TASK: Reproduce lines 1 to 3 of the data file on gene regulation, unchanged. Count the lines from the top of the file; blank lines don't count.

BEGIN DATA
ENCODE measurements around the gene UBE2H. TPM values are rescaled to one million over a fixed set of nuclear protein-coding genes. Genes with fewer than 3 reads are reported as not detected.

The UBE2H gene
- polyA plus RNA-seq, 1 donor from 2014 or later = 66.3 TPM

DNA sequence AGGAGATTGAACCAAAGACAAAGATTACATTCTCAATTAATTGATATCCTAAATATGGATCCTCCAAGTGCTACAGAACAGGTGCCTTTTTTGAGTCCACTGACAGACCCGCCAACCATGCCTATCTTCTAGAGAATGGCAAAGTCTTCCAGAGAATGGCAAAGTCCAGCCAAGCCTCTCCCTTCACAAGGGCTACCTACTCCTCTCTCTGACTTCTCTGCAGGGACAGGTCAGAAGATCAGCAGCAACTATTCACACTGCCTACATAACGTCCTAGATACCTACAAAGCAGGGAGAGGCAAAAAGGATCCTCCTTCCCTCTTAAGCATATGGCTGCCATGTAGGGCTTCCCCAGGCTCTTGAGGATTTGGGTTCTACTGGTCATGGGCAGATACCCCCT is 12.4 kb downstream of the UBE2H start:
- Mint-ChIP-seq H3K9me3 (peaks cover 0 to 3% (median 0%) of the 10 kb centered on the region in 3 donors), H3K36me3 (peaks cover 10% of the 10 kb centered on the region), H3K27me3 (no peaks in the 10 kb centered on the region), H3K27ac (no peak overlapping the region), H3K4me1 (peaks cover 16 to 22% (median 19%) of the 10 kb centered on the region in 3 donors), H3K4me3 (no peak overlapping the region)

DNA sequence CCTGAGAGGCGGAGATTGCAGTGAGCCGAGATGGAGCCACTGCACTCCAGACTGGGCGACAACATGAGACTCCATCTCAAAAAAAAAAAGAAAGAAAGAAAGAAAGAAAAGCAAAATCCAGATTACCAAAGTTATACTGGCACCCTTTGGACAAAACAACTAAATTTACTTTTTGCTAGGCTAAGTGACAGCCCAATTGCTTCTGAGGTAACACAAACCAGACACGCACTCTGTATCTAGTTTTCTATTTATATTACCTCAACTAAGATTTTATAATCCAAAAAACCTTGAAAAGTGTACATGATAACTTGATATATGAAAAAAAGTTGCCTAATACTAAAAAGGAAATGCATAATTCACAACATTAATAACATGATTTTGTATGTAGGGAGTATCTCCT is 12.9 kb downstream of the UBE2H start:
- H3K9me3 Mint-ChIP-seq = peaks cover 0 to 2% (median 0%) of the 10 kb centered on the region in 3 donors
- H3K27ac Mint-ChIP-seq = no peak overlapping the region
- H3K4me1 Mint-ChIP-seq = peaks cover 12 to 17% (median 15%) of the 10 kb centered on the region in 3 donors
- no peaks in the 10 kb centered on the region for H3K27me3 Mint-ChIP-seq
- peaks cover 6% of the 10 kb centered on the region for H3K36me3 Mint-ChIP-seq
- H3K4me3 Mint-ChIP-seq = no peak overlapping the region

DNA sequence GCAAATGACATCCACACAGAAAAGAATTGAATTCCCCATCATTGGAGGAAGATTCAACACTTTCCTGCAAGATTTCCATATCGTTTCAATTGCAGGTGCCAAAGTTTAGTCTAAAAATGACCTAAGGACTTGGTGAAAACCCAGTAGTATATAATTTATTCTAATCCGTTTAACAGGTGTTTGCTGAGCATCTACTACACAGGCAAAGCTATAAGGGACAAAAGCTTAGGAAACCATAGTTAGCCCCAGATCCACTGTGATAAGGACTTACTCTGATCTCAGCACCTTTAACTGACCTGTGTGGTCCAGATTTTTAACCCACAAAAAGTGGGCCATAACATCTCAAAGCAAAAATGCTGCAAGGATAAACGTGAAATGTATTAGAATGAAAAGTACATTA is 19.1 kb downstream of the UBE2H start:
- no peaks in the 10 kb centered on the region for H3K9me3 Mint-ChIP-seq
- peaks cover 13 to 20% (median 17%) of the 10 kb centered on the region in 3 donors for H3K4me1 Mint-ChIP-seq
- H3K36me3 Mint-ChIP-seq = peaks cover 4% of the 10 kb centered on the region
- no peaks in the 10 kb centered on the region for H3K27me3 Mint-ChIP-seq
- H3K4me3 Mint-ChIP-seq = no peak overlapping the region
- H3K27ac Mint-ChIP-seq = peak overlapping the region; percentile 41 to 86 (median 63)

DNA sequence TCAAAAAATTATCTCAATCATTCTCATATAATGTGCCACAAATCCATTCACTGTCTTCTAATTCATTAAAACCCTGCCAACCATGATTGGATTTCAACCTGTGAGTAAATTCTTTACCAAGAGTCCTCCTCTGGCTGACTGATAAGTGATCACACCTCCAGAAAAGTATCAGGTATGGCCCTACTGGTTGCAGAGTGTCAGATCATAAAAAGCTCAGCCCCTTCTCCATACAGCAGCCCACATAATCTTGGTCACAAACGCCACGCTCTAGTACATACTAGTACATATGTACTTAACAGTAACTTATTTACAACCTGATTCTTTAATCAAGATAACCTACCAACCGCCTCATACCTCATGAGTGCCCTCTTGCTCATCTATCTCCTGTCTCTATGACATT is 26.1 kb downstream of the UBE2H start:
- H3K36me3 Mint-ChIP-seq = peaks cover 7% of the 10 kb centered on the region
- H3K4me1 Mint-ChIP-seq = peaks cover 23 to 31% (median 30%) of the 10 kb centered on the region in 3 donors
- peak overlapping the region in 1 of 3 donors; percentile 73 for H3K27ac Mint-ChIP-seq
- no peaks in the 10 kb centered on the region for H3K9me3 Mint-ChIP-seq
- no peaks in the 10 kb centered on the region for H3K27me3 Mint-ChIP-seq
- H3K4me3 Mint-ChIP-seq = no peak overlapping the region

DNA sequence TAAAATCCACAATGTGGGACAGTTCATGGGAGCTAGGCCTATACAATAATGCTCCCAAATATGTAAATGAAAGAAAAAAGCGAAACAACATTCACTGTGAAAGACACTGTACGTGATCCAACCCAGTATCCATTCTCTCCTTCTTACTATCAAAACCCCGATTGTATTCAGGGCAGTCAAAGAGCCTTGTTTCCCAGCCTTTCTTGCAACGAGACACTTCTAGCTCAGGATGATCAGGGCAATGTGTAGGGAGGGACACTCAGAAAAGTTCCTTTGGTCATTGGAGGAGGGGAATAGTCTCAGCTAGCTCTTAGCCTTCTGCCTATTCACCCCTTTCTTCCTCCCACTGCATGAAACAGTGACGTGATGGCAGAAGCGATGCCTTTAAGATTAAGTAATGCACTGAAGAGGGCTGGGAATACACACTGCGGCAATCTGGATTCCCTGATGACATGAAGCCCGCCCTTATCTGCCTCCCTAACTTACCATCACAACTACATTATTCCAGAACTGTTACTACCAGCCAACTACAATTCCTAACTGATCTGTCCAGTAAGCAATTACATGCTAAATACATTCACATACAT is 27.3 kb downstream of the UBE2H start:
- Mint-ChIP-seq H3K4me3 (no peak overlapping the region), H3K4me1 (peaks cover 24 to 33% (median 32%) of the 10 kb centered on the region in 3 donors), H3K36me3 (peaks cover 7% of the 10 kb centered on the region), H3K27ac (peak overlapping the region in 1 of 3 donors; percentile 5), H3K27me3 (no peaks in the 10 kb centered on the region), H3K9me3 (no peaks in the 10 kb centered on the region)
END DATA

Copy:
ENCODE measurements around the gene UBE2H. TPM values are rescaled to one million over a fixed set of nuclear protein-coding genes. Genes with fewer than 3 reads are reported as not detected.

The UBE2H gene
- polyA plus RNA-seq, 1 donor from 2014 or later = 66.3 TPM